The Browns went from turning their season around back to general chaos in a matter of a week. After beating the Bengals on Oct. 14, the Browns lost 17-13 to the Colts last Sunday.
The loss was certainly nothing new, but it was the first time in which head coach Pat Shurmur made an overwhelming case to be fired after the season.
With new owner Jimmy Haslam III on hand to watch the game, the Browns were facing a crucial 4th-and-1 on the Colts’ 41-yard-line midway through the fourth quarter. Trailing 17-13, QB Brandon Weeden took a shot downfield on the previous play, a surefire touchdown pass that WR Josh Gordon dropped.
After a timeout was called (thanks to some confusion on the line), the Browns elected to punt. They would end up in almost the exact same position a few minutes later, but the damage was done.
Shurmur sealed his fate with a punt.
When a team is 1-5 and moving the ball relatively well, the reasons to not go for it on 4th-and-1 in the opponent’s territory are sparse.
What this head scratcher really does is solidify Shurmur as an uneven, mostly tentative play-caller. The lack of confidence in his team (mind you, RB Trent Richardson was not on the field because of his rib injury) permeated through the stadium and anyone else watching the game. Just when Shurmur was beginning to establish a little bit of credibility for himself, it quickly dissipated into the shadow-soaked stands of Lucas Oil Stadium.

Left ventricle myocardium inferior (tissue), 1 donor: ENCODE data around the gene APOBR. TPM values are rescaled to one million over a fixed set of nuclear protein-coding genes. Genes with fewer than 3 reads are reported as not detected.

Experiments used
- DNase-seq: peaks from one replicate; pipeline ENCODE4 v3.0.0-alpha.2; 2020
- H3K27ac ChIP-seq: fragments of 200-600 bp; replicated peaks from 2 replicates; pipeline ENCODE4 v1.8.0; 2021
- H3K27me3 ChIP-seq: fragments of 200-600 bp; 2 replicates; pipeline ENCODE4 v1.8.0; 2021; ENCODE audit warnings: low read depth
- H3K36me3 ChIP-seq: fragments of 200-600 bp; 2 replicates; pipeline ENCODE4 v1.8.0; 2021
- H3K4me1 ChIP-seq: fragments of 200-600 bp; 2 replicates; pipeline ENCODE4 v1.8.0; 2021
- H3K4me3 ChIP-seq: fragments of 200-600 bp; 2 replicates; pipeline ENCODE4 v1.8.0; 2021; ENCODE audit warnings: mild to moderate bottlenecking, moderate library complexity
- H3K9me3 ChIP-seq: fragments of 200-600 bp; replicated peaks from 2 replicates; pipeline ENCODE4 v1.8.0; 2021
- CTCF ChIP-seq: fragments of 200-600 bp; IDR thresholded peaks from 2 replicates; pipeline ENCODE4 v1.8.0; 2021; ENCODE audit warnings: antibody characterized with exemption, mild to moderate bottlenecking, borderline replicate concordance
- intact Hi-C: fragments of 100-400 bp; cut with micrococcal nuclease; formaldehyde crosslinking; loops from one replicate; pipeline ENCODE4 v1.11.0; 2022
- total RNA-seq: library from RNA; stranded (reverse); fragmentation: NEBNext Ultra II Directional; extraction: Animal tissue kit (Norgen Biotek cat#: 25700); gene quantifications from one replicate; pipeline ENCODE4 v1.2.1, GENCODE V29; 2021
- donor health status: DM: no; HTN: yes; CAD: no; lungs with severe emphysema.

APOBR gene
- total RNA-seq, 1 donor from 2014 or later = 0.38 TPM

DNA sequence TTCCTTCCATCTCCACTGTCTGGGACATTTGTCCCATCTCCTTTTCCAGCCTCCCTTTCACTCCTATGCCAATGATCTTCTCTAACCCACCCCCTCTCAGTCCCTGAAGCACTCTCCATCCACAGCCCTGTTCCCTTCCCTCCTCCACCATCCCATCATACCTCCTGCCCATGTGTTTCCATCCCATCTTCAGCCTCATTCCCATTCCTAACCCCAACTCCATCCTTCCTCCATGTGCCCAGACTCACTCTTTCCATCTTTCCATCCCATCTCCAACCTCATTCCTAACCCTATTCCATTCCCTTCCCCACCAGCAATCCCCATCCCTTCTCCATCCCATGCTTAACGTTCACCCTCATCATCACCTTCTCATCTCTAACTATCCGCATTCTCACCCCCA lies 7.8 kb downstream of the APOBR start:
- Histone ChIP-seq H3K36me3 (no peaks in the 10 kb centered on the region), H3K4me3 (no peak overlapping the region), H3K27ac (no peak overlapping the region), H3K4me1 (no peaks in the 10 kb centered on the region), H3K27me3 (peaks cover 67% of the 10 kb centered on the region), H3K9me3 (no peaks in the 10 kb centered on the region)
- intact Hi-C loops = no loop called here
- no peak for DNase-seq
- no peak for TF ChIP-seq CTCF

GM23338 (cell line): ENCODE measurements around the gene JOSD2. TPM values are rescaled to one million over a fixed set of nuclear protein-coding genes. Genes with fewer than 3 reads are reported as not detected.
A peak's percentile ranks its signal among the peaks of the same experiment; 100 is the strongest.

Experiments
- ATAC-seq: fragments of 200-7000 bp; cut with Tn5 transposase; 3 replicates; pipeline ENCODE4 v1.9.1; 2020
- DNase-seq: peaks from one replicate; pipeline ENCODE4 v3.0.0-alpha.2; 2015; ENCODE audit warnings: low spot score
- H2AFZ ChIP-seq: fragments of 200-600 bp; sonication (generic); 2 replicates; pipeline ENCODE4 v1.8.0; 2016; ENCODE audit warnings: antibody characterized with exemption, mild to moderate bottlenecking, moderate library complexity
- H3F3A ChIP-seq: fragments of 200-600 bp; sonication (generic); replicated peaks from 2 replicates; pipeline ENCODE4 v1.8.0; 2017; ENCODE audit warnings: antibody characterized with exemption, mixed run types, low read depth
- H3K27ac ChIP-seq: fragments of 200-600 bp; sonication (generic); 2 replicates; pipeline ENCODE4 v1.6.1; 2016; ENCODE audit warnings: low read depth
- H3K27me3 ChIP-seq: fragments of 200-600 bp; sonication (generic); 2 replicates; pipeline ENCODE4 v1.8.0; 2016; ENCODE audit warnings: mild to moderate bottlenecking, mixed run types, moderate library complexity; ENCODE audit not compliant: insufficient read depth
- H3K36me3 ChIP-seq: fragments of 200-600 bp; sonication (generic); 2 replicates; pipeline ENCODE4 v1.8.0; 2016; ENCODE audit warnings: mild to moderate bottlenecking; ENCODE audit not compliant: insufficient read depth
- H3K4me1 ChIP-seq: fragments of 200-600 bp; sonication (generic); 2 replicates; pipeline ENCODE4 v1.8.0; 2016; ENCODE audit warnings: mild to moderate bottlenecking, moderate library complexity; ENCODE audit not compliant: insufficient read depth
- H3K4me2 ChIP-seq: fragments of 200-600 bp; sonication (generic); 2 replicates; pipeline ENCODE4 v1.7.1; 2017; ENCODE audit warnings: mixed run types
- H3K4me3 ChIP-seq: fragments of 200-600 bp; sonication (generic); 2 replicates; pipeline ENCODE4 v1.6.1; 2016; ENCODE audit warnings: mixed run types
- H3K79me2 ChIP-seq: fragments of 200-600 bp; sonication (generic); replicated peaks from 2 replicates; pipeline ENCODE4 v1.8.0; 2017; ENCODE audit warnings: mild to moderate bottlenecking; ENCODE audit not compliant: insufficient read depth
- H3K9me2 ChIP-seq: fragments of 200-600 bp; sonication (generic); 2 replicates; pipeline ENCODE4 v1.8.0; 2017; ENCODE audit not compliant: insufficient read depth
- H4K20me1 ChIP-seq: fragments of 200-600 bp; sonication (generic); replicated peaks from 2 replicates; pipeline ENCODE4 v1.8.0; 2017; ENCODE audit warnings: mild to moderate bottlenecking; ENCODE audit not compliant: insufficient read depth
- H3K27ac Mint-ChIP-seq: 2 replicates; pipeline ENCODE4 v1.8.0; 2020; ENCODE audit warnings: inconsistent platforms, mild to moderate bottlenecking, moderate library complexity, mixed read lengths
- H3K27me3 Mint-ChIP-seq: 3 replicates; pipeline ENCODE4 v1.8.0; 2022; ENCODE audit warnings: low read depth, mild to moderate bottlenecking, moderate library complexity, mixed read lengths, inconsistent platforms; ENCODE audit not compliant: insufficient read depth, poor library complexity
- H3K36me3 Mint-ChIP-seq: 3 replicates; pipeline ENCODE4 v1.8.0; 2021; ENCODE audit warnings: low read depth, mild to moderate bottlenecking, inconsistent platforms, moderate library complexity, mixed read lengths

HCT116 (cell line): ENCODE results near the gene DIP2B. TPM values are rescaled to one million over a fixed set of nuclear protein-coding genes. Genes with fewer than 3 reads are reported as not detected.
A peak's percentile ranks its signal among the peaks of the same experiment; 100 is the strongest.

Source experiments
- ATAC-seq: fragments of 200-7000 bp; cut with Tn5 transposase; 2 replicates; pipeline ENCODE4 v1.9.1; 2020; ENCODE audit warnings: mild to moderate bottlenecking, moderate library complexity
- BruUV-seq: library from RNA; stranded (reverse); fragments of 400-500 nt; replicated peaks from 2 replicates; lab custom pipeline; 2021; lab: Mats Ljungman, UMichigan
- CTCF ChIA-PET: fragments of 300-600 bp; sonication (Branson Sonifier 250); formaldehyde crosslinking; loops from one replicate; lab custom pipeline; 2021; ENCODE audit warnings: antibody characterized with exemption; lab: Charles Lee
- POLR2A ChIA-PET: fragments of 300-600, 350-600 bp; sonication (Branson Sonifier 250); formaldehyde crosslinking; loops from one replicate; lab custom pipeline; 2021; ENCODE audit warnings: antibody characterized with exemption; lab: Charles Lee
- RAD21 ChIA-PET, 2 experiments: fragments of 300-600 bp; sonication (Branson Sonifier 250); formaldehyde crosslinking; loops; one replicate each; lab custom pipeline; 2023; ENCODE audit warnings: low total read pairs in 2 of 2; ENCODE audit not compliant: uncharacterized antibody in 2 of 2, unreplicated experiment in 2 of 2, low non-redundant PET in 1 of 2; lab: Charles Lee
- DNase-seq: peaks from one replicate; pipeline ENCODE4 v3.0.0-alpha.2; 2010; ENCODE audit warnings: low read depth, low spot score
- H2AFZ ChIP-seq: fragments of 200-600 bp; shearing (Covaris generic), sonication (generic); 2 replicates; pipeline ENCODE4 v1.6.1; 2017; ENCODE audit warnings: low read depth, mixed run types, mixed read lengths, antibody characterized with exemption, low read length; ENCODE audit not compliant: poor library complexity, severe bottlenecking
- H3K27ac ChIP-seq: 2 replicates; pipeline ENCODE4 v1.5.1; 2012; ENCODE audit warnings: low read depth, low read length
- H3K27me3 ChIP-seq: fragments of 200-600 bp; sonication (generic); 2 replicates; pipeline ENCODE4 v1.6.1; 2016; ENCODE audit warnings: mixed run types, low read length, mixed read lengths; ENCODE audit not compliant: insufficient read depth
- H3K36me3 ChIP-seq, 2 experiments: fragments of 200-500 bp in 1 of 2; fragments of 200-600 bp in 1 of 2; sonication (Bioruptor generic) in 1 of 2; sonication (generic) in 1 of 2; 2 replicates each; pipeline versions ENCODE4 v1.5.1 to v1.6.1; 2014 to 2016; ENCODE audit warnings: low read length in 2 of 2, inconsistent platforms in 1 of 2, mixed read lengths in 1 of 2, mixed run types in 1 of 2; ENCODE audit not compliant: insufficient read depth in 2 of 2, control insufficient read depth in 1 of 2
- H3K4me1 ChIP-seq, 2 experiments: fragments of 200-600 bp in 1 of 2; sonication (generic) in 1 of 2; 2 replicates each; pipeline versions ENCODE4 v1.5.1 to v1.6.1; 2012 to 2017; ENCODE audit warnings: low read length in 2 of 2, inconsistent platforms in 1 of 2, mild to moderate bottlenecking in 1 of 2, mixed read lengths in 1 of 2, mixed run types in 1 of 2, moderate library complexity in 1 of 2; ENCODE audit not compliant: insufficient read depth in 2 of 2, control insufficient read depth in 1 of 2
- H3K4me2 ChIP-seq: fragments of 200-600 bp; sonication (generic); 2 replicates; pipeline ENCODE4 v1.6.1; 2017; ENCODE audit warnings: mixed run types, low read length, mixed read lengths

Of course, had Shurmur gone for it on 4th-and-1 and it failed, no one would have faulted him for it. This would be a non-issue, and it would be much easier to argue for him to keep his job. But this is the kind of mind-boggling, frustrating non-decision that makes the Browns perpetual basement dwellers.
So, is Shurmur truly on the hot seat, then? He has had his share of supporters throughout the past two seasons, and like so many Browns coaches of the past, he has been hampered by a disappointing roster.
But Haslam has come to the Browns with a new attitude. Just watching his reactions from his seat during Sunday’s game is more than enough proof of that. Like the rest of us, Haslam likely can’t understand why Shurmur would elect to punt in that situation. He just has the power to actually do something about it.
Shurmur has to know that he is auditioning for his job beyond this season. Or maybe he just doesn’t care what anyone else thinks. He isn’t going to alter his coaching style just to impress the new bosses. And while Shurmur has, at times, shown that he can be a better coach with this improved roster (and perhaps the help of an offensive coordinator like Brad Childress), the fact remains, though, that there is little reason to keep him around in 2013.
Think back to Eric Mangini’s last season in Cleveland. Then-president Mike Holmgren didn’t want to dump Mangini after only one season out of fairness, but it stalled the rebuilding process of the franchise. At this point, Haslam and Joe Banner — even in their limited time with Cleveland — surely can’t see much of an extended future with Shurmur.
And if Shurmur wants to wonder why, all he has to do is look back on a timid decision to punt.